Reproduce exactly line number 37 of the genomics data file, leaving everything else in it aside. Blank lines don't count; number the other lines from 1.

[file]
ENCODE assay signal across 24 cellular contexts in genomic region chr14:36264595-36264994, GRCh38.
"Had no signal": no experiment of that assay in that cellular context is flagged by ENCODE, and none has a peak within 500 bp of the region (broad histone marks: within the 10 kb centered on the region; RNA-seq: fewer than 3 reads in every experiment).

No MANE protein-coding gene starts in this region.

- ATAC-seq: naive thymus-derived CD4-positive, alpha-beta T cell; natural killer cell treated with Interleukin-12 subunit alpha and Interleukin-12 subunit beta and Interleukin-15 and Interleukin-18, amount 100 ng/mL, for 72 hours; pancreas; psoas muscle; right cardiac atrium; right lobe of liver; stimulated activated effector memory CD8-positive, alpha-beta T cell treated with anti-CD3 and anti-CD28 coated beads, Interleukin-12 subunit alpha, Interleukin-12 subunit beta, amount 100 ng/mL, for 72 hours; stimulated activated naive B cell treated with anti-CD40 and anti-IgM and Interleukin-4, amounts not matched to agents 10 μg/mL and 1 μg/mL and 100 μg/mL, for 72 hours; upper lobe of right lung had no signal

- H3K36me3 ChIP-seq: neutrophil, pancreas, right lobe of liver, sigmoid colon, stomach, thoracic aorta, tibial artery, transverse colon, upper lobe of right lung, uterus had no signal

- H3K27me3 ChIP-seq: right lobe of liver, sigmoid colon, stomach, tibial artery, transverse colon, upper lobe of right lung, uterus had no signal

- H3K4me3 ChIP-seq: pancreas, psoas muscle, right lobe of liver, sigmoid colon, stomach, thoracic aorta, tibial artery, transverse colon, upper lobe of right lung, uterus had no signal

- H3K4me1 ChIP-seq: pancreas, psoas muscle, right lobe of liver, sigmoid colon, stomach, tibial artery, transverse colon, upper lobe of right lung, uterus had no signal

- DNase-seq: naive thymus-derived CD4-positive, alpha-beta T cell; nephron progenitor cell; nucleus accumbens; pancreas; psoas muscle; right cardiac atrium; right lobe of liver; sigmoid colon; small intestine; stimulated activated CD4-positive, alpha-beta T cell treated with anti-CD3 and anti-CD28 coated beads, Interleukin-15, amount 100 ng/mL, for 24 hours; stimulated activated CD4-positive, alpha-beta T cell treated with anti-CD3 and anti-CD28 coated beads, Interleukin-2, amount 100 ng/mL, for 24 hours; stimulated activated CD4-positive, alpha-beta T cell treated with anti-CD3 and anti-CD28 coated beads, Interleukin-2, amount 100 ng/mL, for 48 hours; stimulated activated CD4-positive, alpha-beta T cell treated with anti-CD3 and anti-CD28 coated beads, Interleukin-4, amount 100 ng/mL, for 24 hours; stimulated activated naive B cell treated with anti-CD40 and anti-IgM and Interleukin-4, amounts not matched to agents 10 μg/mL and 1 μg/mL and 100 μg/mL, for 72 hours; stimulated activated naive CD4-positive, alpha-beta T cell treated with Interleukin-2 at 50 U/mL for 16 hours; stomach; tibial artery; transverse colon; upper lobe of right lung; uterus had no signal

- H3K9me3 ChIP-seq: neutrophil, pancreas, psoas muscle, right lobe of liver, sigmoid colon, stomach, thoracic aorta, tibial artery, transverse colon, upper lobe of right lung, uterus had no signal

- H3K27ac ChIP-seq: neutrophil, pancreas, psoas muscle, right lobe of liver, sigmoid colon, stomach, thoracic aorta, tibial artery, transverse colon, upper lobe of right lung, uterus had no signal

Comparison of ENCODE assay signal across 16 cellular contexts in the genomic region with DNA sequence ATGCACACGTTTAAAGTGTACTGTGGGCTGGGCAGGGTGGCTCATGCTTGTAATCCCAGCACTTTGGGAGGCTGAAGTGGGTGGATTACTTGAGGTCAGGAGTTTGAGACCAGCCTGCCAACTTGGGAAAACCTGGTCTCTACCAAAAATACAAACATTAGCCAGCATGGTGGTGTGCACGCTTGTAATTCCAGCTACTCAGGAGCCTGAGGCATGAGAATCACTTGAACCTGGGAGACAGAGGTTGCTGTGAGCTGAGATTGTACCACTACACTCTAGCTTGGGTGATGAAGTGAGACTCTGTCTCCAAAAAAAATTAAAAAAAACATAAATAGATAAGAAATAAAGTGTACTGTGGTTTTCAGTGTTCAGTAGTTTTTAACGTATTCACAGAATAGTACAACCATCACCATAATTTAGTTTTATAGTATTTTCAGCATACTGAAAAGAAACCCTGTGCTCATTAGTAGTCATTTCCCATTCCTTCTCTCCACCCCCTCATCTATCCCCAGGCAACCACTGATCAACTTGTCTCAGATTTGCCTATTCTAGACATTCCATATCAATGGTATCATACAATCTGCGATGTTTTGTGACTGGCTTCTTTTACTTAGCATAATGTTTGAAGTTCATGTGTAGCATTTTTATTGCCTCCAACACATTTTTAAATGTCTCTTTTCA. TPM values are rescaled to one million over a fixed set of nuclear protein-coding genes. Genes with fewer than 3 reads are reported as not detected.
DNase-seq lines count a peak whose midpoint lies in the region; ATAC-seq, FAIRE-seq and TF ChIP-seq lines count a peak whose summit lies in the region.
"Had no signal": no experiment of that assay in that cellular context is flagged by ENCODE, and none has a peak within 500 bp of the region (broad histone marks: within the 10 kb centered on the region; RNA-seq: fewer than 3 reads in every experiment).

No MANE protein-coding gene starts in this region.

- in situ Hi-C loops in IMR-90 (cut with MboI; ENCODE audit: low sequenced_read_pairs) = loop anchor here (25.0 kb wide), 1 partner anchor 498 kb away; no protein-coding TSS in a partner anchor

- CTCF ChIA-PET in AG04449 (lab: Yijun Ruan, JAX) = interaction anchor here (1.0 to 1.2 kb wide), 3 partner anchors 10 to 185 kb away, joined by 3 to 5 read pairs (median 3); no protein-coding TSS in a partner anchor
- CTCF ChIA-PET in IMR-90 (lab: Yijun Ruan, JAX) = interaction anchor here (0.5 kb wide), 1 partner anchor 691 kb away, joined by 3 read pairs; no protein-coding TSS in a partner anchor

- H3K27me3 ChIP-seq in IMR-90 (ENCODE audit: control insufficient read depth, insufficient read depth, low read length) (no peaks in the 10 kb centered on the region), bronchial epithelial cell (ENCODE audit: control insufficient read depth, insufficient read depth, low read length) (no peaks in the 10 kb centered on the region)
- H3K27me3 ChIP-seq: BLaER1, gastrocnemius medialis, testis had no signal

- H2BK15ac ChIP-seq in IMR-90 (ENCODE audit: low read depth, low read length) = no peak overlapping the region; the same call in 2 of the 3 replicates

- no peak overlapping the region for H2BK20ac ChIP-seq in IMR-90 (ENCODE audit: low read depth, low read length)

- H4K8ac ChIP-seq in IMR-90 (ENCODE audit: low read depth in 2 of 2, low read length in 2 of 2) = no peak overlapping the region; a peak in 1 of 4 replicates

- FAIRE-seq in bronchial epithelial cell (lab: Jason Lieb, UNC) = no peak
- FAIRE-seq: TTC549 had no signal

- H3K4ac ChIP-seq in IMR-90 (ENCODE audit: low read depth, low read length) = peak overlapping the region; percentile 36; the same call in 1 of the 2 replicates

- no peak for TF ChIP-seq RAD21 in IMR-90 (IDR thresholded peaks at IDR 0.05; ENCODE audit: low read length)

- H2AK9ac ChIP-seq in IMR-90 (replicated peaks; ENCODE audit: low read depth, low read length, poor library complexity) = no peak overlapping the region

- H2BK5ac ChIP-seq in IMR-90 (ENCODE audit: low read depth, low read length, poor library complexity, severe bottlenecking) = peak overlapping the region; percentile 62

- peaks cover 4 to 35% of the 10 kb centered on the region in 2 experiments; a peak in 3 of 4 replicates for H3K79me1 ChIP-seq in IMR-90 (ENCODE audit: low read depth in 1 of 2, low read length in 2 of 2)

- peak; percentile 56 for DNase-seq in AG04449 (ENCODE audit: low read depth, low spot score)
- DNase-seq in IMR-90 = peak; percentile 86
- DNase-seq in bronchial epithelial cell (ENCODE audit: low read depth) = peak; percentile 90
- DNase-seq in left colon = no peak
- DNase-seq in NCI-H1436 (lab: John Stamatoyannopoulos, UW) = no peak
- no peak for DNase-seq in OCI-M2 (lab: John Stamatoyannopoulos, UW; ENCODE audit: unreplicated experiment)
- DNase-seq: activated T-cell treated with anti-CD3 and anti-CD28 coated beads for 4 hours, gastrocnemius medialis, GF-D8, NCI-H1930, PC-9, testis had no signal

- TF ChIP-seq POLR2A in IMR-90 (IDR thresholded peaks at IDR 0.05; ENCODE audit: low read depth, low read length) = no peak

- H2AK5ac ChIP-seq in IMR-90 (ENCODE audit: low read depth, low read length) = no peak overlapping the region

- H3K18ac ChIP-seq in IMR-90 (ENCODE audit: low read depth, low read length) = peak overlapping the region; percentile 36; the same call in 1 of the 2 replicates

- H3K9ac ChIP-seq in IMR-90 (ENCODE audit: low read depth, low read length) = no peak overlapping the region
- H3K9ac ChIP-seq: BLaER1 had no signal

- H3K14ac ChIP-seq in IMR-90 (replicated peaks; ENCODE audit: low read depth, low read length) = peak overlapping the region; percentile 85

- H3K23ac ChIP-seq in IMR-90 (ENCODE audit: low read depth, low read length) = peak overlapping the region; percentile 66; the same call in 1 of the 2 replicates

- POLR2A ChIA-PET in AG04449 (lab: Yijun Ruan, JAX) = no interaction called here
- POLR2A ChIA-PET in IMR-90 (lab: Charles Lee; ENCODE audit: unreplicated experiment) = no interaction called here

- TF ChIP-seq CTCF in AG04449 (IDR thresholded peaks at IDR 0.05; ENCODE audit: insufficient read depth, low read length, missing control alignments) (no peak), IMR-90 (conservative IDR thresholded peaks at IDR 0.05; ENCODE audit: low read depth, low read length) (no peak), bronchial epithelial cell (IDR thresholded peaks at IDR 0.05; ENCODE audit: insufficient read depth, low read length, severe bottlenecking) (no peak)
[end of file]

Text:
- DNase-seq: activated T-cell treated with anti-CD3 and anti-CD28 coated beads for 4 hours, gastrocnemius medialis, GF-D8, NCI-H1930, PC-9, testis had no signal